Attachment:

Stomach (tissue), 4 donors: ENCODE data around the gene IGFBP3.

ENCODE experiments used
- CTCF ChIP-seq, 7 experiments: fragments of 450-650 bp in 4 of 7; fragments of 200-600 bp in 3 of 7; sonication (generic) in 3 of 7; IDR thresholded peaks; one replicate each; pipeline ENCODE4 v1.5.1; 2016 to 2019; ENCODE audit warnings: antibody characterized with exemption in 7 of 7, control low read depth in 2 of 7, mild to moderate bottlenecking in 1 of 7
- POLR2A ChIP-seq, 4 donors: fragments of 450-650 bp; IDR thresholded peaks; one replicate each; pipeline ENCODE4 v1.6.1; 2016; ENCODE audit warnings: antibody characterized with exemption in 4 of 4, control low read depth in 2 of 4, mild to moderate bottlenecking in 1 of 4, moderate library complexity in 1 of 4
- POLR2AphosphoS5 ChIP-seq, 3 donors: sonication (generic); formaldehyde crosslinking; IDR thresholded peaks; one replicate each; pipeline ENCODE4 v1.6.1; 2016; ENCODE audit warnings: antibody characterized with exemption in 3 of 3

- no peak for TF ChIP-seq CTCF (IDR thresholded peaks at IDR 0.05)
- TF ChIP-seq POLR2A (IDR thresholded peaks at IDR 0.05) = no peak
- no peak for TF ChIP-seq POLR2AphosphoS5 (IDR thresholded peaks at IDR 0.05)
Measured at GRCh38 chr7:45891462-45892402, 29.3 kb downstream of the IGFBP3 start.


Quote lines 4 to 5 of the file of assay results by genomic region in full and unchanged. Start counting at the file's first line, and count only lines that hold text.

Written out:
- POLR2A ChIP-seq, 4 donors: fragments of 450-650 bp; IDR thresholded peaks; one replicate each; pipeline ENCODE4 v1.6.1; 2016; ENCODE audit warnings: antibody characterized with exemption in 4 of 4, control low read depth in 2 of 4, mild to moderate bottlenecking in 1 of 4, moderate library complexity in 1 of 4
- POLR2AphosphoS5 ChIP-seq, 3 donors: sonication (generic); formaldehyde crosslinking; IDR thresholded peaks; one replicate each; pipeline ENCODE4 v1.6.1; 2016; ENCODE audit warnings: antibody characterized with exemption in 3 of 3